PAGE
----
Believe it or not, it can also be used to help train the driver where to stage the car—a critical step when trying to maximize performance on the track.

Here is another graph showing the same tire spin on the radial car, except in this image we have the acceleration g meter instead of the lateral unit. We can see here with the three bumps that occur around three seconds that once the tire settles down around 3.5-seconds in, the g meter actually recovers and shows forward acceleration improving rather than continuing to drop off.

“We can use it to see whether the car is shallow or deep staged depending on the numbers. When we go back and zero the graph (overlay the runs with another) you can see if the car got a head start at the ET clocks and had a quicker 60-foot time, or was deep staged and had a slower 60-foot time and elapsed time—the accelerometer can tell you all of these things based on previous performance of the same car and driver,” says Lee.

How the data is interpreted and tuning decisions are made for on-track performance is where these guys really earn their keep.

“The accelerometer offers a basic measurement, but where the real talent comes in is being able to look at the track—which changes 100 times a day—and know what you can put into the tuneup to maximize performance with the given conditions. Can you make it hotter, or do you need to dial it back? Without the information the accelerometer provides, you can’t accurately make that call,” says Lee.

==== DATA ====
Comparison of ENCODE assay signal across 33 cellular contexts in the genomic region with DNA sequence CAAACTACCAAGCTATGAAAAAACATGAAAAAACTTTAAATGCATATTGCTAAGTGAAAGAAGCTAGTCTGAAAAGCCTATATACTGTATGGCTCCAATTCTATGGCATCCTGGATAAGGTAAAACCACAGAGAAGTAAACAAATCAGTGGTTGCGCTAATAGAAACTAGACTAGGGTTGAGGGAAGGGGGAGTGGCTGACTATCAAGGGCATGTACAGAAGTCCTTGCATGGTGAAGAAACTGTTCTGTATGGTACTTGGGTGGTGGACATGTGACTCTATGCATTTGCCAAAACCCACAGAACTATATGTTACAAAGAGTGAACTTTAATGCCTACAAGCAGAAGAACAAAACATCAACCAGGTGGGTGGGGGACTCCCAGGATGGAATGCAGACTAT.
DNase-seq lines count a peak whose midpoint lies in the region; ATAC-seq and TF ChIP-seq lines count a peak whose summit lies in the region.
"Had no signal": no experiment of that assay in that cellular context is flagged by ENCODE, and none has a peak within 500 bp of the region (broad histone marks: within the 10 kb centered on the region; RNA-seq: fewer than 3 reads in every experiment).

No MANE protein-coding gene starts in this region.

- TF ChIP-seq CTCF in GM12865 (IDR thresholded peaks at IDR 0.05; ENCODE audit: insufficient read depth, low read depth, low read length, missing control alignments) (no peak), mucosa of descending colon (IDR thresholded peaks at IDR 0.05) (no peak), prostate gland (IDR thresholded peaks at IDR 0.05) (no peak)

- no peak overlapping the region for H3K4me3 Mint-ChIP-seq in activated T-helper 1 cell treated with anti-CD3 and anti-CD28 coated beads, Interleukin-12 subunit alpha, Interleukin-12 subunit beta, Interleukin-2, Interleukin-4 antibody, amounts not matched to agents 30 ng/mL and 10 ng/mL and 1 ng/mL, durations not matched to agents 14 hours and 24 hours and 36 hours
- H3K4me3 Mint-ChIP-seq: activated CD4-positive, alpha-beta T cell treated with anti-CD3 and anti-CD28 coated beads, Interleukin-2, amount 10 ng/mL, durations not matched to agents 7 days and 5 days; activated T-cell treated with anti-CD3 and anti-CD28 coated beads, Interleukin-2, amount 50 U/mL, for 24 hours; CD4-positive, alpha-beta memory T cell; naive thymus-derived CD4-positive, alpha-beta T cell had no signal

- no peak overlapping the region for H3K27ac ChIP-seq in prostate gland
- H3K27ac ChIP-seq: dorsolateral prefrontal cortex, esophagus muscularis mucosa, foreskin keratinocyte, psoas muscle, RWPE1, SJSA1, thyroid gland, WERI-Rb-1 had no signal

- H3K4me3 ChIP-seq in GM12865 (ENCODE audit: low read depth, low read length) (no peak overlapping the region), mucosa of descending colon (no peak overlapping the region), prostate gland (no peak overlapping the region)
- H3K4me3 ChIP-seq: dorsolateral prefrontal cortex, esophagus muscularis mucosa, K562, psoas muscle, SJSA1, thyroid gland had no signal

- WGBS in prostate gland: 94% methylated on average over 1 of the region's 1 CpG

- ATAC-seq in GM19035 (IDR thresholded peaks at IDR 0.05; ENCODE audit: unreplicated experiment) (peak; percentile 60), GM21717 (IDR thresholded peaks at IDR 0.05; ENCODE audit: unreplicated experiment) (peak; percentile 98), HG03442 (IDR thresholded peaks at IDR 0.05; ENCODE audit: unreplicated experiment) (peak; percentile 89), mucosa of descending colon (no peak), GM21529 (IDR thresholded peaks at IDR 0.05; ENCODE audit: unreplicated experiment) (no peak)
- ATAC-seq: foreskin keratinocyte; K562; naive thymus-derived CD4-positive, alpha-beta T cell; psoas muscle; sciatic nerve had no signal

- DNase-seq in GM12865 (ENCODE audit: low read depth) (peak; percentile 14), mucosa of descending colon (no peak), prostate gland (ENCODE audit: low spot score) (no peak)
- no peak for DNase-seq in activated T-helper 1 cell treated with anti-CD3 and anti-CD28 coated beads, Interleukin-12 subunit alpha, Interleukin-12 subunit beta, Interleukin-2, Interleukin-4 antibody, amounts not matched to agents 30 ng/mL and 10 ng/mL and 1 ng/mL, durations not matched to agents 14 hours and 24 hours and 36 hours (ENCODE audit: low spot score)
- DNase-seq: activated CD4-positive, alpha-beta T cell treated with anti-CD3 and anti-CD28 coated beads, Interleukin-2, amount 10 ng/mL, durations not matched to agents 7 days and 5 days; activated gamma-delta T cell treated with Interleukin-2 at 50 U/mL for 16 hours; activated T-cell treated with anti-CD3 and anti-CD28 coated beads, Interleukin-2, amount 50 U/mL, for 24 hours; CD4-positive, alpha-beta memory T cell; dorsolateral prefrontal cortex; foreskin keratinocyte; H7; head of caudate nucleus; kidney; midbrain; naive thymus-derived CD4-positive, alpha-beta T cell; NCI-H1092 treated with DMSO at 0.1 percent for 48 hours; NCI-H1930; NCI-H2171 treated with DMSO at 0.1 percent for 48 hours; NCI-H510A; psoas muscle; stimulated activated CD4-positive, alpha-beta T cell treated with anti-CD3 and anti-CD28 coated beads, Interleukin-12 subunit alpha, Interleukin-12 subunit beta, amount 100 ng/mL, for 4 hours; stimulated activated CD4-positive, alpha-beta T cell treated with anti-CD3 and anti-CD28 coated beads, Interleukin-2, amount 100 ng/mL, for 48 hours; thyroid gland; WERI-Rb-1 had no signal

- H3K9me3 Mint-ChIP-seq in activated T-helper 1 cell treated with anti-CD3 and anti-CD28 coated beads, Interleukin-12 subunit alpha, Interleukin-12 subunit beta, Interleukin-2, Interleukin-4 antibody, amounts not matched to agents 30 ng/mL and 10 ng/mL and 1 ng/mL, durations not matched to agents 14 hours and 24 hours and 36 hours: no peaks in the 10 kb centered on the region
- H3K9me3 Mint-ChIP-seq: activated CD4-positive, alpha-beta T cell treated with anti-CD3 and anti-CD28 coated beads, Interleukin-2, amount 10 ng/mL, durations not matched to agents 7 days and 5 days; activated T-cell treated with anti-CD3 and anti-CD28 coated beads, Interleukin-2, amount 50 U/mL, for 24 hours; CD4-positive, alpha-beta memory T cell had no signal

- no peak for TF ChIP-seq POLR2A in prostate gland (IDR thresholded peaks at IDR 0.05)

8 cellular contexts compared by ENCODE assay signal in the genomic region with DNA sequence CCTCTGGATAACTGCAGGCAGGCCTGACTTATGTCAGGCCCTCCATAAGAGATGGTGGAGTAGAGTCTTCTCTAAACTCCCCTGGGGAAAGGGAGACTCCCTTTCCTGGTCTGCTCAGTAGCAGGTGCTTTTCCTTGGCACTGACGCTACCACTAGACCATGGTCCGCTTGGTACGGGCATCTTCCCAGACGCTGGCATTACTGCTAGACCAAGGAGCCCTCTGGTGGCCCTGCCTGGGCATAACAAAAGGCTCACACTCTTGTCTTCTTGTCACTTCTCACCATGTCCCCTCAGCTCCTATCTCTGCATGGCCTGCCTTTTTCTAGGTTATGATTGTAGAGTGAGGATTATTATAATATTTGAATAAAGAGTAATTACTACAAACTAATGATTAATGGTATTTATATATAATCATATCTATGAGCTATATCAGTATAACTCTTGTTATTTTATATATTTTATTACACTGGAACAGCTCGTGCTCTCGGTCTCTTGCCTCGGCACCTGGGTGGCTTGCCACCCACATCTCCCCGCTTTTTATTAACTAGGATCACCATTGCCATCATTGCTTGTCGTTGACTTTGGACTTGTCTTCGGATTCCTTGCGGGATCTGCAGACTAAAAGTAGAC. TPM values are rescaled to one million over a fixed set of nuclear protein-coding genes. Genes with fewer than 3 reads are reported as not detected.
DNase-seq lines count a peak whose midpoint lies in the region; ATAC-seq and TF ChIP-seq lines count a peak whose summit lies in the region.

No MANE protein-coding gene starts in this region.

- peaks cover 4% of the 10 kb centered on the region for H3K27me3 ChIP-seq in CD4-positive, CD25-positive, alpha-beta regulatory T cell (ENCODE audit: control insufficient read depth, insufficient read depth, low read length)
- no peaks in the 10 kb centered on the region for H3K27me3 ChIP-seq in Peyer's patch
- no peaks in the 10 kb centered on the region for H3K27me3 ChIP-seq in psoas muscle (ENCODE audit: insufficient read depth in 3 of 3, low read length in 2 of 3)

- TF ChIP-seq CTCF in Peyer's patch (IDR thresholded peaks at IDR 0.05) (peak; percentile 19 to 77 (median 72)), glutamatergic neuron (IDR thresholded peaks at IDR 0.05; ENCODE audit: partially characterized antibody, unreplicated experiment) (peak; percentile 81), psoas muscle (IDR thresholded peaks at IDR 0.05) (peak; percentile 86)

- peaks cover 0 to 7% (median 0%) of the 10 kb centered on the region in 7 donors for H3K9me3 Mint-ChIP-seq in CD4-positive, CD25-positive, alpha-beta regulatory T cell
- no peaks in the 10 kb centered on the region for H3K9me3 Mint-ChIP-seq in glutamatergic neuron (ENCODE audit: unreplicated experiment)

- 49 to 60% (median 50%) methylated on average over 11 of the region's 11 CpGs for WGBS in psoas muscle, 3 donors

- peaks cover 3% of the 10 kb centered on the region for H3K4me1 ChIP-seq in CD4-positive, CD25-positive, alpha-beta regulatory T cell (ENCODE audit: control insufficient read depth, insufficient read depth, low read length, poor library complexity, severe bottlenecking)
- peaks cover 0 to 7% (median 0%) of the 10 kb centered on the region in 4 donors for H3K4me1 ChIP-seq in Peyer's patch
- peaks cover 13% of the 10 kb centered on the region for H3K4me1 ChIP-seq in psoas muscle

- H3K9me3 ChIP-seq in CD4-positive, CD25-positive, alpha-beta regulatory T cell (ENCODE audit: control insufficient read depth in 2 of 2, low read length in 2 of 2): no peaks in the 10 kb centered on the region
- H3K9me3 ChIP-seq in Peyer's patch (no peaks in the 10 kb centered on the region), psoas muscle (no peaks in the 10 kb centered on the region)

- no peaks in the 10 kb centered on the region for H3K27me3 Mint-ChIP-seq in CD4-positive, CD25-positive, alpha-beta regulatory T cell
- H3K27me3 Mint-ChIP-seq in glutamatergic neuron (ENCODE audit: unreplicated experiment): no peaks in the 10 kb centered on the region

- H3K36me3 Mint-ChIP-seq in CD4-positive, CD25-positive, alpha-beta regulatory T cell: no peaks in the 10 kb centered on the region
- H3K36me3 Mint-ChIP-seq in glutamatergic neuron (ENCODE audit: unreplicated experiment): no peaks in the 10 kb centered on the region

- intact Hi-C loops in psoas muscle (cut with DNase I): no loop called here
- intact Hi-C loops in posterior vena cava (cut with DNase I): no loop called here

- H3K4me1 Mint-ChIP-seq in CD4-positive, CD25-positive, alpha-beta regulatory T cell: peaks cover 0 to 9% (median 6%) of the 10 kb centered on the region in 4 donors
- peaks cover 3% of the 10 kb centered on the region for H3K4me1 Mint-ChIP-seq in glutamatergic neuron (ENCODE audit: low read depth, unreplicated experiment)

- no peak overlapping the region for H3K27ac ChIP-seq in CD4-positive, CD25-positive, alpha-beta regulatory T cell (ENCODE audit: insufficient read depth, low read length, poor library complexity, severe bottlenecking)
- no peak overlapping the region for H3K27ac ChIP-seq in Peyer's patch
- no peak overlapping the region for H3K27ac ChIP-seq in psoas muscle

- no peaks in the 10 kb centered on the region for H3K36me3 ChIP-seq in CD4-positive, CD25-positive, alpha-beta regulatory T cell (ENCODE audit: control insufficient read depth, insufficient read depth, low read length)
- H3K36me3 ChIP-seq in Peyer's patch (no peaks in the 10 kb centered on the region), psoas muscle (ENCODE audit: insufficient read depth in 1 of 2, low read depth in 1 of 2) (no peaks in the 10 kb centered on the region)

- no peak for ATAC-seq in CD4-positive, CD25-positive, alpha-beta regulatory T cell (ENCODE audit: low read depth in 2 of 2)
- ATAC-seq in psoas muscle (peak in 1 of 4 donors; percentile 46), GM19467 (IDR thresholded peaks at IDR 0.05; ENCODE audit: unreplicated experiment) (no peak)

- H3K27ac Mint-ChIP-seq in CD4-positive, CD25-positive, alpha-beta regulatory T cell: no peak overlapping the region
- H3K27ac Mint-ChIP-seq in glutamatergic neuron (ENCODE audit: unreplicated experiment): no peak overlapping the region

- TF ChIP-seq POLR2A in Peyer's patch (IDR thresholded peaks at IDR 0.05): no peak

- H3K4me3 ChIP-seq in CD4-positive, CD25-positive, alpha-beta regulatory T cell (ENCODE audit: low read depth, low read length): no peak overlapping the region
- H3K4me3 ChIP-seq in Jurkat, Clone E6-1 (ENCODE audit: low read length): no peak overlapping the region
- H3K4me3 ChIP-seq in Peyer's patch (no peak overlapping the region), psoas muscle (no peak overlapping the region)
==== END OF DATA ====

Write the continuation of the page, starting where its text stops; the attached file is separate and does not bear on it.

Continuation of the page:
The bottom graph from this ProCharged car shows converter charge pressure, which shows where the transmission is actually shifting—right around 3 seconds in. The middle graph is the accelerometer, and the top graph is engine RPM. The large spikes in the converter charge pressure tell us that’s where the transmission is actually shifting, and there is a slight corresponding dip in acceleration, then we see the accelerometer’s readings pick back up. It’s interesting to note that in the run depicted in green, the shift point was pulled back enough that you can’t see an RPM spike at the top, yet you can still see where the g meter is measuring higher after the shift.



Pro Line Racing

PTP Racing


Mike Galimi
Mike Galimi
Mike Galimi is the Director of Content & Marketing at ProMedia Publishing and Events with nearly 20 years of experience in motorsport writing and photography.